24 Jan 2022

Dangers at Donegal strand highlighted at soldier's inquest

Dangers at Donegal strand highlighted at soldier's inquest

Corp. Gavin Carey.

A Donegal coroner is to write to Donegal County Council regarding signage warning visitors of the dangers of a beach where a member of the Defence Forces drowned last summer.
Corporal Gavin Carey (27) from Mullingar drowned at Tullan Strand in Bundoran last August.
The inquest into his death heard that the five soldiers who entered the water had only gone out to their waists but three of them experienced difficulty getting back to the beach due to a strong undertow.
Just last weekend members of a football team from Fermanagh got into difficulty in a similar situation at the beach.
The inquest heard that only one faded sign warns the public of the dangers of swimming at the beach.
Donegal coroner Dr Denis McCauley said he would be writing to Donegal County Council to ask them to review the signage at the beach.
Dr McCauley said the beach is known by locals to be dangerous and is used mainly by surfers. He said two groups of people not from the area, Mr Carey
and his colleagues and the football team from Fermanagh had not been aware of the dangers associated with Tullan Strand.
“I will contact Donegal County Council in relation to this, that it is a beach that has amenity value in terms of surfing but maybe it does not have amenity value for swimming,” he said at the inquest in Ballybofey today.
Mr Carey and five colleagues from Custume Barracks in Athlone, who were all attending a medical training course at Finner Camp, had gone to the beach for a swim at around 6.30pm on August 23rd last year.
Two of the men made it to safety and suffered minor injuries after three of them got into difficulty.
But Mr Carey, of Ashfield, Mullingar did not emerge from the water and the alarm was raised by colleagues on shore.
His body was recovered from the water five days later by members of a voluntary underwater search team after an extensive search involving over 100 members of the Defence Forces.
The soldiers had been on a two-week medical course at Finner Camp ahead of a six-month deployment to Lebanon in November.
Mr Carey’s colleague, Dean Toan, said they had been swimming at the beach the week before and conditions seemed exactly the same with no reason to cause them concern.
“We went to waist level and thought we would be safe there,” he said.
He said they had been “messing about in the waves” for about 20 minutes and had not gone further out than waist height into the water but when they tried to get back in they found themselves in difficulty.
He and Mr Carey and another colleague tried to push themselves back in but couldn’t. When they tried to swim in, the current took them further out.
Mr Toan said the men were pulled out into the open sea and he lost sight of Gavin.
The waves pushed him to the right and then pushed him back into the beach and two colleagues came and grabbed him. He was physically sick as he left the water and he saw his colleague Alan O’Connor, who was in the water with him, come running from the rocks covered in blood. He had assumed Mr Carey had made it to the rocks before he realised he was still out in the water.
Mr O’Connor, the third of the soldiers who got into difficulty, said that just as they went to leave the water the waves got very strong.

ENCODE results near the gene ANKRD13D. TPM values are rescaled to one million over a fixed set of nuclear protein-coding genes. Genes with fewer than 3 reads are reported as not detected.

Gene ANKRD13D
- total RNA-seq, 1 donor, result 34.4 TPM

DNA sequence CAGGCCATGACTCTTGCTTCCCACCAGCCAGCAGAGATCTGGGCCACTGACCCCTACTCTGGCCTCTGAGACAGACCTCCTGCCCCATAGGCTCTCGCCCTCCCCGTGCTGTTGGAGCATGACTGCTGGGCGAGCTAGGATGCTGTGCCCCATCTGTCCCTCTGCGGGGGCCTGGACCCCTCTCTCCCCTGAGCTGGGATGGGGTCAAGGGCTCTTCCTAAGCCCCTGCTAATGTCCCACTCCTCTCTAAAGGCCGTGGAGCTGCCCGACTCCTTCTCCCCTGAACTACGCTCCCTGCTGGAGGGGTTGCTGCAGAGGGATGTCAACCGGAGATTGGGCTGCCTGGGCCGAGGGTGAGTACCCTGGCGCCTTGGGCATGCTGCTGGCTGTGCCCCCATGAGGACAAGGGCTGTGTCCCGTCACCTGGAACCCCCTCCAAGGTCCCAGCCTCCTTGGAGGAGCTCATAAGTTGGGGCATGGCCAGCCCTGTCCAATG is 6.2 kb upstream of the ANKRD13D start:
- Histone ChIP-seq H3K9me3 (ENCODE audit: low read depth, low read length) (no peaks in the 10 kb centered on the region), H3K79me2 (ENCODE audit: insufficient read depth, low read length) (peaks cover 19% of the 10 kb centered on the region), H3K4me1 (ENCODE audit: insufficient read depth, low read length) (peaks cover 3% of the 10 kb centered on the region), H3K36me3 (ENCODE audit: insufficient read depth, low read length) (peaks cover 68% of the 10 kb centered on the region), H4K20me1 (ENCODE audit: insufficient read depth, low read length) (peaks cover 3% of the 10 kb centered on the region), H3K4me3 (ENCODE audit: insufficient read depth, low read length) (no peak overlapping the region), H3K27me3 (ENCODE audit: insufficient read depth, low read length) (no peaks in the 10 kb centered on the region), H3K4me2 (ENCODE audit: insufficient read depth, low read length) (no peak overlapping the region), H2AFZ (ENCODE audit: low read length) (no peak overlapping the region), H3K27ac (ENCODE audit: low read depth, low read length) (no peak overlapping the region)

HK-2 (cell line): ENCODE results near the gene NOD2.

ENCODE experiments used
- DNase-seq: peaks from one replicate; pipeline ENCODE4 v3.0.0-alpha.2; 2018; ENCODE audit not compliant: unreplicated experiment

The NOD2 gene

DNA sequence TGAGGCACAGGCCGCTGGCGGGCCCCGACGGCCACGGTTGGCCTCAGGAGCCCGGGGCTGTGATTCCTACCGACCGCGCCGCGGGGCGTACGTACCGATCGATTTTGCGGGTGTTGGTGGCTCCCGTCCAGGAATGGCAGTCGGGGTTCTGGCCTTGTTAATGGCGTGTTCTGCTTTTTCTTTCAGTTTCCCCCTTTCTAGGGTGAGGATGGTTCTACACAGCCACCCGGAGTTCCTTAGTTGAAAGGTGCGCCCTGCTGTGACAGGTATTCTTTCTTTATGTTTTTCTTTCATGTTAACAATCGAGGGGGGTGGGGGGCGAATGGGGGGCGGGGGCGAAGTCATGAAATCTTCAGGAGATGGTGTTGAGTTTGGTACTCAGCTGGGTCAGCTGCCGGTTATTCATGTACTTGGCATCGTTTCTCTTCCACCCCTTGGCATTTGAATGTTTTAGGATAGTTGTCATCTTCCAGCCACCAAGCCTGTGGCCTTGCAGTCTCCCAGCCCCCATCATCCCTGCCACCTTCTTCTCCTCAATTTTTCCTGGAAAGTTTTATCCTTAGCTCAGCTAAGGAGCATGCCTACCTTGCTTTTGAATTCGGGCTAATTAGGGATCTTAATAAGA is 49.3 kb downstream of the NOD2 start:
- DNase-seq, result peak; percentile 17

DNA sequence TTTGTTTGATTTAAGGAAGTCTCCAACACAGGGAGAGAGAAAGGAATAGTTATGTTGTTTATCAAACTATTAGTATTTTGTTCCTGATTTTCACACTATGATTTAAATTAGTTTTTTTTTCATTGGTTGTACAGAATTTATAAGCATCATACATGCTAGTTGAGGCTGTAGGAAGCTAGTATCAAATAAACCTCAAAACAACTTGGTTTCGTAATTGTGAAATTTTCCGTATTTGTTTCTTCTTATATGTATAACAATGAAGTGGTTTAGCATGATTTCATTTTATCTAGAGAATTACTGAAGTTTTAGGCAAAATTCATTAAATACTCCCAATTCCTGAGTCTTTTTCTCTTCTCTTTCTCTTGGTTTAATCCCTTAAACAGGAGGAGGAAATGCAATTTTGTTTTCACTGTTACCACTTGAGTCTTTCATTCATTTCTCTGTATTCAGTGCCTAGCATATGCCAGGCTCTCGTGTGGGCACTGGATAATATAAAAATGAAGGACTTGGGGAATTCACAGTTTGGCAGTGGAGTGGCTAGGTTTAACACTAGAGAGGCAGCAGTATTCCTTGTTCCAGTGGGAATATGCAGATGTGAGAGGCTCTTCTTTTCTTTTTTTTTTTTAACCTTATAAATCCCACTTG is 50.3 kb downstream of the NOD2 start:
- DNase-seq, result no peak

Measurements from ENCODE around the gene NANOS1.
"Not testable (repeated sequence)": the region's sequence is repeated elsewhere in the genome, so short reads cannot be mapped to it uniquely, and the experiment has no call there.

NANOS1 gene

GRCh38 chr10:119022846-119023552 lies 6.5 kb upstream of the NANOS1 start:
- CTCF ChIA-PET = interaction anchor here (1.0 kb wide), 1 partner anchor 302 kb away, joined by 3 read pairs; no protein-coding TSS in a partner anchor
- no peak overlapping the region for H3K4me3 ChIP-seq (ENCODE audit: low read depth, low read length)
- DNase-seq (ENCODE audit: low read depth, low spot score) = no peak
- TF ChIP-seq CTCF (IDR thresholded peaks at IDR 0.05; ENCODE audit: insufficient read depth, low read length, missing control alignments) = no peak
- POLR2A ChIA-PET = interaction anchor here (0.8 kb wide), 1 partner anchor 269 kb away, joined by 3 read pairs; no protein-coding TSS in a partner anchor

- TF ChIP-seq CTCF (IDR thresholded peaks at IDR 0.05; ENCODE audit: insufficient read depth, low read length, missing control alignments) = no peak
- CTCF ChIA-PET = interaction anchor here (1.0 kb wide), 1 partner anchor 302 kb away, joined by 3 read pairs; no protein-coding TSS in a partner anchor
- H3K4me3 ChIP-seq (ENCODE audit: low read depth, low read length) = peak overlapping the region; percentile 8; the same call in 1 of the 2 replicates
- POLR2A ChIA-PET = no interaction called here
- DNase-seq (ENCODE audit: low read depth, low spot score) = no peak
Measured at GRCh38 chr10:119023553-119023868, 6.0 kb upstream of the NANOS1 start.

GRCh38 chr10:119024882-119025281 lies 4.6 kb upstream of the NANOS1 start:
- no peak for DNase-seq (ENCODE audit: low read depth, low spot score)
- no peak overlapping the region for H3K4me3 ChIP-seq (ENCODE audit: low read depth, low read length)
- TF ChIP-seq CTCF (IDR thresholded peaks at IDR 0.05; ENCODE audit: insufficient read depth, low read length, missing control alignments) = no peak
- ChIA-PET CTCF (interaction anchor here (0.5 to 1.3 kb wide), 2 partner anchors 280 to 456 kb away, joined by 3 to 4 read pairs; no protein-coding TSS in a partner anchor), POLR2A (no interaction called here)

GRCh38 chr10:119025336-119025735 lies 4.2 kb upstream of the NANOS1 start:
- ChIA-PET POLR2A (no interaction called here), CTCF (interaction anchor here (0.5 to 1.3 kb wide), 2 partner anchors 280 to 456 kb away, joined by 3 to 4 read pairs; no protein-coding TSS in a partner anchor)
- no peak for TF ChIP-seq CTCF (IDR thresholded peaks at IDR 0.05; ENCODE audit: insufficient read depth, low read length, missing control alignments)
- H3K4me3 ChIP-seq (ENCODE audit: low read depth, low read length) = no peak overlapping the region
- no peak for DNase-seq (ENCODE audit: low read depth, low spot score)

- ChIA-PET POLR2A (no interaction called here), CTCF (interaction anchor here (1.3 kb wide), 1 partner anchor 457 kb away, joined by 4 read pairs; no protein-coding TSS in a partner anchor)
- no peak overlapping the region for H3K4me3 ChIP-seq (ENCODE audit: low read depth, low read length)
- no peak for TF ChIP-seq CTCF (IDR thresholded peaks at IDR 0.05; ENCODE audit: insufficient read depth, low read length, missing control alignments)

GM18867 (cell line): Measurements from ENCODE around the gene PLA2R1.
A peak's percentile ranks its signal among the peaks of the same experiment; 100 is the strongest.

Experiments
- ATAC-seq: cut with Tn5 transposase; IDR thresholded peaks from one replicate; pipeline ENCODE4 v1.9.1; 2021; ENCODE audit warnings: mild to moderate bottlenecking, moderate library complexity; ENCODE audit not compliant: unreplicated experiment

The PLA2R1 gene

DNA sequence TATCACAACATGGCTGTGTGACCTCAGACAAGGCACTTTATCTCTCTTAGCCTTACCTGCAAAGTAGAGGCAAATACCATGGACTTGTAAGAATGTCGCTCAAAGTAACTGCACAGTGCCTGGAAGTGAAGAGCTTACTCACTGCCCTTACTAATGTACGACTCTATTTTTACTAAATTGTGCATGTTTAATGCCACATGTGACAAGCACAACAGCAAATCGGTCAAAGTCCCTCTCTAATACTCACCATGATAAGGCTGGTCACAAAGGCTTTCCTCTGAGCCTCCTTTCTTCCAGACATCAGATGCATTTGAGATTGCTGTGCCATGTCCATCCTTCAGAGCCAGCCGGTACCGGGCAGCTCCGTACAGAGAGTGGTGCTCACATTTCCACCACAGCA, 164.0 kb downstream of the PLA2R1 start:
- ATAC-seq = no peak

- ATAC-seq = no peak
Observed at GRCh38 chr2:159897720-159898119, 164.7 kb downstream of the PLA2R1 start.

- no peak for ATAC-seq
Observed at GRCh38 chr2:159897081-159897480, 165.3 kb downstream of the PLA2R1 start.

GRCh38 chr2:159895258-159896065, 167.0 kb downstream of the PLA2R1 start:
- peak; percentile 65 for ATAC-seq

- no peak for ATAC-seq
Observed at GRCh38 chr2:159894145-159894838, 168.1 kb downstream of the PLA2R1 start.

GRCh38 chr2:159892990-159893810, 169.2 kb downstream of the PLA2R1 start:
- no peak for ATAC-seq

“It was fine up to a stage. It was only when we went to leave where we struggling to get out,” he said.
Mr Carey was the closest of the three to the shore.
Mr O’Connor said he decided to head for the rocks as he could not get to the beach.The waves threw him onto the rocks and he managed to hold on at the second attempt.
When he got to shore he realised Mr Carey was missing. A bystander handed him a mobile phone and he contacted the coast guard.
Padraig Cunningham told the inquest that due to an ear infection he was the only one of the six soldiers who do not enter the water.
He said Mr Carey was in his unit and he knew him well.
When he saw his colleagues were in difficulty he tried to get help.
Mark O’Malley of the Boyne Fishermen's Rescue and Recovery Service told the inquest he was in a rib with a diving team which left Creevy pier at 9am on august 28th. At 10.25 a.m. a body was recovered.
Mr Carey’s mother, Patricia Peyton, told the inquest her son had joined the Defence Forces at 18 and it had been a lifelong ambition of his to be a soldier.
“He was a soldier to the core,” she said.
“Gavin was not just my son, he was my best friend. I lost everything when I lost him.”
Sgt Damian Gaffney of Bundoran Garda station told the coroner the beach has mainly been used by surfers in recent years and it is known that there are rip tides and undercurrents there.
He said it is not recommended for bathing. Sgt Gaffney said one sign at the car park telling people it is dangerous to swim at the beach is faded.
There are long-running negotiations between Donegal County Council and a local landowner over access to the beach which aren't progressing, he said.
Sgt Gaffney said the sign warning of the dangers of swimming is “faded and will need to be upgraded”.
When asked by Dr McCauley what should be done at the beach Sgt Gaffney said: “I think we need to upgrade the signage and warn people that it is unsafe for swimming.”
A post mortem found that Mr Carey died from  asphyxia as a result of drowning.
The coroner said the death was a terrible accident which happened after the soldiers found themselves in “a terribly stressful situation”.
Dr McCauley said that there had been one fatality at the beach and a near fatality at the weekend “we need to do more to draw attention that this is a dangerous beach”.
The coroner thanked the gardaí, the emergency services and the Boyne Fishermen's Rescue and Recovery Service. He said the fact that Mr Carey was found so quickly was of great relief to his family.

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